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Houston expert examines the importance of early-stage investors in the innovation ecosystem

A Houston investor and leader at Houston Angel Network weighs in on the importance of angel investors in growing startup communities. Photo via Getty Images

In a flourishing startup ecosystem, the roles of entrepreneurs, venture capitalists, startup development organizations, policymakers, research institutions, and universities are well documented and understood. Less obvious, however, is the role of early-stage investors, aka, “angel investors.”

These unique people are often the first non-family money to invest in a young company, often while it is still refining its business model, completing its minimum viable product (MVP), or finding product-market fit. Excellent angel investors, however, provide value to the ecosystem far beyond their ability to write a check.

Most angel investors bring deep expertise within their domain. These can be 20- or 30-year industry veterans with invaluable been-there-done-that experience in a particular technology, discipline, vertical, or regulatory environment. They can share insights learned from various industry trends that have succeeded and failed, which often save startups significant time and effort. Or they may bring complementary business expertise such as legal, accounting, technology, financing, or startup strategy. Many angels have launched or worked in multiple startups themselves, which gives them an ability to quickly understand and assist with the unique challenges of early-stage business.

Additionally, good investors are aggregators of knowledge. They constantly read about the sectors in which they invest, learn the latest trends, and watch for innovations that they believe will change industries. As forward thinkers, they know how to look past buzzwords to find what is truly unique or different. They often ask the “hard questions” that cut to the heart of the matter. Wise founders learn how to listen and use this feedback to improve their company and strategy.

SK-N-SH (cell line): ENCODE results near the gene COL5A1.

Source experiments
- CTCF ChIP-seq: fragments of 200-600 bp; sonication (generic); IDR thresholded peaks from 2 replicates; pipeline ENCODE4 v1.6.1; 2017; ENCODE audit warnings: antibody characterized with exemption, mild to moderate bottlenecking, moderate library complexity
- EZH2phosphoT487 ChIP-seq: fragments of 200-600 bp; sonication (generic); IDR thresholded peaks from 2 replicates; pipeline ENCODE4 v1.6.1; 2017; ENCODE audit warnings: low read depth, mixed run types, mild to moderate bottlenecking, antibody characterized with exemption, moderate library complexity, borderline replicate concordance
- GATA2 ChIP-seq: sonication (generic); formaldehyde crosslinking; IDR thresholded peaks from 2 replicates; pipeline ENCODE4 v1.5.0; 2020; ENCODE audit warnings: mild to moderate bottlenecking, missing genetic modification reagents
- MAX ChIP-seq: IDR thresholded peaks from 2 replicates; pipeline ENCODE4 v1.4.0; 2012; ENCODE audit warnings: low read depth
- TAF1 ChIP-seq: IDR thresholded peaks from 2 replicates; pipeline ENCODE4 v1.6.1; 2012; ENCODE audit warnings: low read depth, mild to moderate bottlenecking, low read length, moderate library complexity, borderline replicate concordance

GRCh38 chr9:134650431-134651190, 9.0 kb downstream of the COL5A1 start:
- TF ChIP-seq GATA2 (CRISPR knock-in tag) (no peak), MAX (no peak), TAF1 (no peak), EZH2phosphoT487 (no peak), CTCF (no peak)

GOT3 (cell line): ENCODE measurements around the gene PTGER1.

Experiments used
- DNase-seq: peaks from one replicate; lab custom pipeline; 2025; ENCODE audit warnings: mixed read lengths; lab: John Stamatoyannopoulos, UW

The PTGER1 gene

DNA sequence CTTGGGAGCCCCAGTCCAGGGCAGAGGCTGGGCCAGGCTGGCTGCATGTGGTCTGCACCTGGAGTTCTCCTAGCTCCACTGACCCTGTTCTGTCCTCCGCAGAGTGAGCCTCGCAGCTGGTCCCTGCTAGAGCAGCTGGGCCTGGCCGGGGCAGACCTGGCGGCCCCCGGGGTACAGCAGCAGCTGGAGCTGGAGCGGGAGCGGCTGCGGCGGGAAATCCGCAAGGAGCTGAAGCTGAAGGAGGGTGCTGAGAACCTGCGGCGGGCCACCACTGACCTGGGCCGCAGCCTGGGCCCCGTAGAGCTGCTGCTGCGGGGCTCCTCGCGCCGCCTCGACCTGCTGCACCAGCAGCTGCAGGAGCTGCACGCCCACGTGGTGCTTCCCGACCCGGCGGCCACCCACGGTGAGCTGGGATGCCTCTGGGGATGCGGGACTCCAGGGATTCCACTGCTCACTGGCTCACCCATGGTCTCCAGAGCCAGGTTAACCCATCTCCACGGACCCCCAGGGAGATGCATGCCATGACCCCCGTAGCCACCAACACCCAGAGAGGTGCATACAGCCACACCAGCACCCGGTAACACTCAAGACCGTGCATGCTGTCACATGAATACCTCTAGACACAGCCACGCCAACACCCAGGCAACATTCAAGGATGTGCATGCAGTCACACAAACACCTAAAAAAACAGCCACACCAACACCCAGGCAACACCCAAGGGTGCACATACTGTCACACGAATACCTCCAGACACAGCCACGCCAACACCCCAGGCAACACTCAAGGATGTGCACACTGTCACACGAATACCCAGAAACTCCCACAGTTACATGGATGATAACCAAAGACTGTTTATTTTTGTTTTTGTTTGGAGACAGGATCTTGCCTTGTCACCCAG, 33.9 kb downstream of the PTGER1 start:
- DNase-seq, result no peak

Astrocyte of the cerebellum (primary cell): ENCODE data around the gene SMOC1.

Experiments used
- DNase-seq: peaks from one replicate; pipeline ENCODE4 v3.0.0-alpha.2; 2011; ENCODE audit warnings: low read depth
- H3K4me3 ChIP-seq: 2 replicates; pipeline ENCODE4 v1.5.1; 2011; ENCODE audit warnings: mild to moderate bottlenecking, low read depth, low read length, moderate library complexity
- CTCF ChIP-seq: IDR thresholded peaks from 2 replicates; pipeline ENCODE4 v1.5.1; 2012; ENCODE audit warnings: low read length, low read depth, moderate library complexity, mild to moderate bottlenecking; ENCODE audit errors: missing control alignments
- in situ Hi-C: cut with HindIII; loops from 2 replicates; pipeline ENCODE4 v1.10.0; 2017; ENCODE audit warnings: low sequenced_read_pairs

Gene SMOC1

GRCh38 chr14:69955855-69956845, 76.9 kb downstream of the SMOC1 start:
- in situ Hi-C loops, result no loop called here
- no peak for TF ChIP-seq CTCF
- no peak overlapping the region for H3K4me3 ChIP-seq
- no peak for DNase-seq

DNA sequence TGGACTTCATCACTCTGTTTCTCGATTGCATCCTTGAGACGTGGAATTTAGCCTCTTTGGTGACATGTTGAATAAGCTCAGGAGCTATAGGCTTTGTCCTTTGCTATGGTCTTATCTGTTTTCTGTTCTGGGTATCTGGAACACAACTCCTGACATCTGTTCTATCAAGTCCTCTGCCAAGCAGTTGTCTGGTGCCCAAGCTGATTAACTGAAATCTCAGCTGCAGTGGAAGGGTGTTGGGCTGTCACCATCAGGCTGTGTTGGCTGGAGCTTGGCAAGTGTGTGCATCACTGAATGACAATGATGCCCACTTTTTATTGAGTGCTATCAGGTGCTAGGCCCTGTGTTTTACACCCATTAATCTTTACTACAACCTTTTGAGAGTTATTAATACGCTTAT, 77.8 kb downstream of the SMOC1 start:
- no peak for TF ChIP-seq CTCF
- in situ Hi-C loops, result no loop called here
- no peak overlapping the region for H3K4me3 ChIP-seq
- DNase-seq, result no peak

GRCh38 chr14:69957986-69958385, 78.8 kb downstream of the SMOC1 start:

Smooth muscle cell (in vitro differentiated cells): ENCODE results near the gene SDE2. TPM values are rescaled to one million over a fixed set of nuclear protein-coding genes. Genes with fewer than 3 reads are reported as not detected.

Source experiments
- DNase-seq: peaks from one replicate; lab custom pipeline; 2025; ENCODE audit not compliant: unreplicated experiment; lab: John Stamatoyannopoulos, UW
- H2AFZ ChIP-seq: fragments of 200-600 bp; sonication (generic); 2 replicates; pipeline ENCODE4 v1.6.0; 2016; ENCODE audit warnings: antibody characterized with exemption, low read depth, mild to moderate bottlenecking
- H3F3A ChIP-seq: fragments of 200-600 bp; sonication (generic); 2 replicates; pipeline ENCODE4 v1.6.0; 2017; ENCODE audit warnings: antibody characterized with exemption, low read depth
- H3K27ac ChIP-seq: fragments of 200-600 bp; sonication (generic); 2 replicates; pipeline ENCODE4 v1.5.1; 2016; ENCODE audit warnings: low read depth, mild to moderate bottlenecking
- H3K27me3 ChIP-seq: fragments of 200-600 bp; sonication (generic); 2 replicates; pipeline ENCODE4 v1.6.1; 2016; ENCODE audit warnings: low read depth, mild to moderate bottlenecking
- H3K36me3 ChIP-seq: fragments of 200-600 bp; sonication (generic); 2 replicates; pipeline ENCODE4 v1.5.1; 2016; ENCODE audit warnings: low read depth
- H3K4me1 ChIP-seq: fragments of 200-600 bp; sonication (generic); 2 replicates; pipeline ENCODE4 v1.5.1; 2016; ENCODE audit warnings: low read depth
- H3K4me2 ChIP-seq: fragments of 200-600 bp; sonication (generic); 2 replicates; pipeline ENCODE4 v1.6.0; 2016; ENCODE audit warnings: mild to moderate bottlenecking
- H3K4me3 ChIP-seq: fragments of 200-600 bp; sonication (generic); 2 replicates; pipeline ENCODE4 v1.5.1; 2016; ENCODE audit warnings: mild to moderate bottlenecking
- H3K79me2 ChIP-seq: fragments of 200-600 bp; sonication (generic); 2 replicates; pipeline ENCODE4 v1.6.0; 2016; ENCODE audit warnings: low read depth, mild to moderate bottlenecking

Many angel investors serve as mentors to startups and share their hard-won knowledge. Most start with informal or unpaid relationships either through an SDO or personal referral. If they form a meaningful connection with a particular startup, this could turn into an official role as a compensated advisor. The best of these relationships are mutually beneficial and ultimately profitable if the company has a successful exit. Similarly, angels may become advisors to venture capital funds that want to bring their insights to their portfolio companies.

Investors are natural connectors in an ecosystem. As they search for, invest in, and mentor great startups, they foster connections across the innovation community. Relationship-building is key to all business success, and a wise angel knows how to respectfully leverage connections for mutual benefit. However, be careful not to ask an investor to share connections too soon. One of the fastest turn-offs is someone who asks me to open my rolodex before earning my trust and respect.

The most obvious benefit that investors bring to the innovation ecosystem is fundingfor early-stage businesses. This infusion of capital enables young businesses to identify, create, and grow value, which is the ultimate point of innovation. I mention it last, however, because savvy entrepreneurs know the difference between “smart money” and “dumb money.” Dumb money is not a pejorative but a label for money that has no voice or utility beyond its monetary value (which makes it silent or “dumb”).

Smart money, on the other hand, brings many or all of the other attributes discussed above: knowledge, expertise, mentoring, and connections. In terms of value, smart money is worth many times more than its cash value.

As the Houston innovation ecosystem grows, we need more accredited investors with a passion for innovation to learn about angel investing and determine if it is a fit for them. Given its very high-risk profile, it certainly isn’t appropriate for everyone. However, angel investing is a powerful way that investors can help solve society’s biggest challenges and contribute to a thriving innovation community.


Mitra Miller is the vice president and board member of Houston Angel Network.

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